Movie Magazine International

Taste of Cherry

Iran - 1997

Movie Review By Andrea Chase

There are so few Iranian films distributed here in the U.S. that any making it to our shores deserves to be celebrated, if only to encourage the powers that be to bring in more and more of them. It is a sad fact that, though, that of these films, the finest are relegated to one or two showings at film festivals and other lesser lights are the ones that make it to the multiplexes. Such is the case with "Taste of Cherry," winner of the palme d'or at Cannes for reasons I cannot begin to fathom.

The premise is this. A man of means looks for someone to assist him in what may or may not be a serious attempt at suicide. The assistance consists of checking to see if an overdose of sleeping pills has done the job, and if so, burying the corpse. He interviews three prospects each of whom react in ways suitable to their circumstances - a young soldier conscripted off his farm, a seminary student working a summer job, and an elderly man with troubles of his own. As an aside, all three candidates come from minority ethnic groups within Iran - Afghani, Kurd, and Turkish, allowing "Taste of Cherry" to offer a glimpse of what life for minorities is like there.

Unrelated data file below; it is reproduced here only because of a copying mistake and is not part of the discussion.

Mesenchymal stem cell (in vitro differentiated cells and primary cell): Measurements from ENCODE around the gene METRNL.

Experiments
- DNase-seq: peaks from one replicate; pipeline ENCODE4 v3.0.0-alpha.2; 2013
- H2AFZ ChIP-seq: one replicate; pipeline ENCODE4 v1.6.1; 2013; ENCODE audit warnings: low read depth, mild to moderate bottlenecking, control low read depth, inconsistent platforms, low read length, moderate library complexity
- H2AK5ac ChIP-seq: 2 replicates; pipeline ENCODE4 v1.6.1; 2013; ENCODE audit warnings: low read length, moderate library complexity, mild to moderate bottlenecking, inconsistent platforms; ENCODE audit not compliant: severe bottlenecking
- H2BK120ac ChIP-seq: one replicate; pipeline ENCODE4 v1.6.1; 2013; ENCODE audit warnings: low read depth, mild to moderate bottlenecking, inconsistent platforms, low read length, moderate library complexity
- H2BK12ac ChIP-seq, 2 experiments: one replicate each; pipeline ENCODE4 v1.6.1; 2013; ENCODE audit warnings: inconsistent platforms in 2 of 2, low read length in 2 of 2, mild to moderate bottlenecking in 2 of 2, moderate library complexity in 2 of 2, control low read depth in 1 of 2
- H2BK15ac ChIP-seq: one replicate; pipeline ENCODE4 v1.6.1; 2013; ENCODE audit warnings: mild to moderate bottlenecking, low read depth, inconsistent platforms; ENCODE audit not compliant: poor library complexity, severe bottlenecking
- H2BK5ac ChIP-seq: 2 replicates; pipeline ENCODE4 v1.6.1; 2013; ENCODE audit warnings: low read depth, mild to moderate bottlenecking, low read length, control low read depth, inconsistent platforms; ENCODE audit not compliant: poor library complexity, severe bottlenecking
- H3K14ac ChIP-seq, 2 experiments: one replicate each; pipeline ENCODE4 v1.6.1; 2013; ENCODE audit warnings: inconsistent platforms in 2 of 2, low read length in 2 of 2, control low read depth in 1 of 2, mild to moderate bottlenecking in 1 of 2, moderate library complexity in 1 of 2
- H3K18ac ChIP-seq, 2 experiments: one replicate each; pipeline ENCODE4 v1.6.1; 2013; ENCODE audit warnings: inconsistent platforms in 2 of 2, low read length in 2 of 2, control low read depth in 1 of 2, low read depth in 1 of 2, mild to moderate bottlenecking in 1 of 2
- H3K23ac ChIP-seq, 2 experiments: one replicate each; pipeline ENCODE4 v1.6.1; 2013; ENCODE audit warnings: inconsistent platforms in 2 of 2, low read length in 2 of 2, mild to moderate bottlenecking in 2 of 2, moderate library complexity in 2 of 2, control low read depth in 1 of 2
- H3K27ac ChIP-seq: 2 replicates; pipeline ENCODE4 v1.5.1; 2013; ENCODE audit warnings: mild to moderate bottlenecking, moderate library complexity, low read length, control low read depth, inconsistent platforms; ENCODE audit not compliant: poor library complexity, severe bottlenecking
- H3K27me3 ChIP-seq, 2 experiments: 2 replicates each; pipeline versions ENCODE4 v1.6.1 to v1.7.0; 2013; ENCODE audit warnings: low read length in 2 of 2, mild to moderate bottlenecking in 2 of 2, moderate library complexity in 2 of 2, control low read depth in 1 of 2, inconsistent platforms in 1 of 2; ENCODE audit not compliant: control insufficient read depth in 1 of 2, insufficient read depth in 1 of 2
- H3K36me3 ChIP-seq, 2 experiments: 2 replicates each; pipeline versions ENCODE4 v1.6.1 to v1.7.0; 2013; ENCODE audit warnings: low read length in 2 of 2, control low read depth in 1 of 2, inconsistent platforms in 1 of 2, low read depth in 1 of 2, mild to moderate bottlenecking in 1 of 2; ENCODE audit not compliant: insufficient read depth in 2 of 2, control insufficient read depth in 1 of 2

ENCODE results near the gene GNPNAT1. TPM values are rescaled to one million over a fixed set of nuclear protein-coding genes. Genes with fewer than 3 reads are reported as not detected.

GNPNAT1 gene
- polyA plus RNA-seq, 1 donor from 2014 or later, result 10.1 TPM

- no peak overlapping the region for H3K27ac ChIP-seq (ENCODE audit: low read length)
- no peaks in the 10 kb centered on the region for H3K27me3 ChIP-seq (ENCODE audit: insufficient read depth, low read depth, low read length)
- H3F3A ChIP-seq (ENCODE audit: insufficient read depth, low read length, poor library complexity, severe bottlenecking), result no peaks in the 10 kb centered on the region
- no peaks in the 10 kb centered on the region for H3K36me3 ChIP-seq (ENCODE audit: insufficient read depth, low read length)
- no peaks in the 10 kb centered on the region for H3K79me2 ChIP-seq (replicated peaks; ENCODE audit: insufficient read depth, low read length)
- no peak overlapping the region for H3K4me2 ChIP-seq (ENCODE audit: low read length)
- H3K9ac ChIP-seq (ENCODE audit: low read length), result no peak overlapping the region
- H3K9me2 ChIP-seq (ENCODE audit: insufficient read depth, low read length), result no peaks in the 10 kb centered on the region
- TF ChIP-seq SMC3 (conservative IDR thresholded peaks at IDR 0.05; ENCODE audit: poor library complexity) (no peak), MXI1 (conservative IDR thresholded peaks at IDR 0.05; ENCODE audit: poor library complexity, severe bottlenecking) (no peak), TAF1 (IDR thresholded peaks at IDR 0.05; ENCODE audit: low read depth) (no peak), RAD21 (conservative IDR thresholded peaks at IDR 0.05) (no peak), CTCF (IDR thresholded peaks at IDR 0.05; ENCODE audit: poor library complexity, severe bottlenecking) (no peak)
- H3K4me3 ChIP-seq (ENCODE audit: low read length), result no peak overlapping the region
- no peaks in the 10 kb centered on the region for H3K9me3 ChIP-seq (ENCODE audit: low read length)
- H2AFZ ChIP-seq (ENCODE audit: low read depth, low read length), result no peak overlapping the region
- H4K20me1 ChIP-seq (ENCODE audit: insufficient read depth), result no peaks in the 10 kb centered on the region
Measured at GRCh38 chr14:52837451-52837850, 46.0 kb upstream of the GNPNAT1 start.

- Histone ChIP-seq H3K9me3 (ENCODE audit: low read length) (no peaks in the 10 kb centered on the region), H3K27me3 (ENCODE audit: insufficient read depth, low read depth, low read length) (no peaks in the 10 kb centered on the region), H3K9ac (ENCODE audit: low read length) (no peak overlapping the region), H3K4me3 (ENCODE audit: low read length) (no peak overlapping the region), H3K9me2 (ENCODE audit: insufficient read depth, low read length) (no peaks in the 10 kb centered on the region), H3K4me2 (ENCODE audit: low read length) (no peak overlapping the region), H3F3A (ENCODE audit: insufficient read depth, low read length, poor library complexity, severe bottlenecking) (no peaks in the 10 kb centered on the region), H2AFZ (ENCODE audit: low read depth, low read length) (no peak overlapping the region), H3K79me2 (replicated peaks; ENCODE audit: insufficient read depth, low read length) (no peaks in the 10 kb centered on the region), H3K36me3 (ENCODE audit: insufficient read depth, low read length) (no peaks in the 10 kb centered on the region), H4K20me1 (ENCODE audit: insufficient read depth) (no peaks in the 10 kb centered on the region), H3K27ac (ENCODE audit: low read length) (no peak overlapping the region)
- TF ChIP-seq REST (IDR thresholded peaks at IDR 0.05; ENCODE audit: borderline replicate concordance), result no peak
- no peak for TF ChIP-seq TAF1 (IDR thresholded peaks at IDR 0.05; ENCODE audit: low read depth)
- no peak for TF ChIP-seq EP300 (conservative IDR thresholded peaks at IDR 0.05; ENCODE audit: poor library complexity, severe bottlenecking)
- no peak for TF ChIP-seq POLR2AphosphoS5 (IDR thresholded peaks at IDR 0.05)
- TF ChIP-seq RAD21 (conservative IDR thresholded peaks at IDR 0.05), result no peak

As is common in Iranian films, professional actors are cleverly mixed with typecast, non-professionals. A laborer plays a laborer, for example. It's a wonderful device used by, among others, Roberto Rosellini 50 years ago in "Stromboli," that's never caught on the way it should have here. There's also a refreshing directness and a love of storytelling that is unsullied by the "Hollywood" formula and comes through even in the face of this film's particular failings.

Here's the downside to "Taste of Cherry." Most of it takes place in a range rover driving endlessly through terrain that is singularly uninspiring. It relies on static shots and no perceptible pacing to tell a story that adequately fills thirty minutes, not the ninety-eight allotted to it. It's a numbing way to tell a story about the intrinsic beauty of life.

© 1998 - Andrea Chase - Air Date: 5/6/98

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